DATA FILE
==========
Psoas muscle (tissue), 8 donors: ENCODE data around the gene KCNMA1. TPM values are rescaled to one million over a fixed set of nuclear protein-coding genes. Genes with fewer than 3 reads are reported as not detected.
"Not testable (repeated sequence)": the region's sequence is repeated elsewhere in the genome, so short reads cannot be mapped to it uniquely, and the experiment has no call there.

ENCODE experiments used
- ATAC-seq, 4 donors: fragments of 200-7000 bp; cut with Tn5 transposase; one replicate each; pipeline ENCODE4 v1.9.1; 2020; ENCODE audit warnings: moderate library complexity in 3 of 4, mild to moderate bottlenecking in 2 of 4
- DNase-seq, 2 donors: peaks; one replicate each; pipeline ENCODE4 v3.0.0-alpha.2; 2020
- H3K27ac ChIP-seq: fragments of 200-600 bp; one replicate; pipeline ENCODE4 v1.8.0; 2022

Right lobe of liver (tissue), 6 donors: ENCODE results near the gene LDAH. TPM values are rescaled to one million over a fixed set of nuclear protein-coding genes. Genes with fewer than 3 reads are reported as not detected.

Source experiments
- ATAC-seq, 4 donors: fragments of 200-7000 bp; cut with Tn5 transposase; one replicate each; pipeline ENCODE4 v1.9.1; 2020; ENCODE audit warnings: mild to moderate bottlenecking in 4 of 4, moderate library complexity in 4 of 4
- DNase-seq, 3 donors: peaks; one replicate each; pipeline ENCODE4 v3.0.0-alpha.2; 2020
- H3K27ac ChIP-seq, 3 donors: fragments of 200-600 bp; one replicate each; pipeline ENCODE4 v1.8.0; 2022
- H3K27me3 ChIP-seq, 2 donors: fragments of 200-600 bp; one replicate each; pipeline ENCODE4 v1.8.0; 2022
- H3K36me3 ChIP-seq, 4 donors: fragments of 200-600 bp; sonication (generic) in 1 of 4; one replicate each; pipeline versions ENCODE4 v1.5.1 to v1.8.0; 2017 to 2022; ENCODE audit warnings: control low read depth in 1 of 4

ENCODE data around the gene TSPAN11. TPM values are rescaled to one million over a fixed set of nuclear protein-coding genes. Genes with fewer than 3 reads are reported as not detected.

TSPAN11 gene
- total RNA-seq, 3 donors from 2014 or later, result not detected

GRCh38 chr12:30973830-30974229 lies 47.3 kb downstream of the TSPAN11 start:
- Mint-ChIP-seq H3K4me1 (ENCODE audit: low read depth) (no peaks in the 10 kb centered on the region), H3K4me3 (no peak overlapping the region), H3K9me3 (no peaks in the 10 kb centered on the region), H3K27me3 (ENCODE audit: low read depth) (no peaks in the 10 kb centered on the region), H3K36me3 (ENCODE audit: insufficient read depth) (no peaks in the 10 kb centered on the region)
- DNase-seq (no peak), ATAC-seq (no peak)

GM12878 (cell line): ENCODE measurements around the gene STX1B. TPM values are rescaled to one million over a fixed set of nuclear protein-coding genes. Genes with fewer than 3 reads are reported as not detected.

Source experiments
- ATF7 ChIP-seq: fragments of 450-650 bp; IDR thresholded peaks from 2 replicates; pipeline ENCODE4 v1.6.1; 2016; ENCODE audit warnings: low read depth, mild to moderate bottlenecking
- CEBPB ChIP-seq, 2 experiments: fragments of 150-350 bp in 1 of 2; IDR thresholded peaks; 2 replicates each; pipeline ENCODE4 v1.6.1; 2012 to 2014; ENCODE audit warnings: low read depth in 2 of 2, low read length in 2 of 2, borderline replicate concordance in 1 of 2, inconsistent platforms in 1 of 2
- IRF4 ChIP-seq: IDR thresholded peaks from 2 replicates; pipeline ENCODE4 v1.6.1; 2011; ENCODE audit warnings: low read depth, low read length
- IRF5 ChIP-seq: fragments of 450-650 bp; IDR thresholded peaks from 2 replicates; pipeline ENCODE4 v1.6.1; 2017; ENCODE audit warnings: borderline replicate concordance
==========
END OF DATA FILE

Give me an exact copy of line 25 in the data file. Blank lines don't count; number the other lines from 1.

- IRF5 ChIP-seq: fragments of 450-650 bp; IDR thresholded peaks from 2 replicates; pipeline ENCODE4 v1.6.1; 2017; ENCODE audit warnings: borderline replicate concordance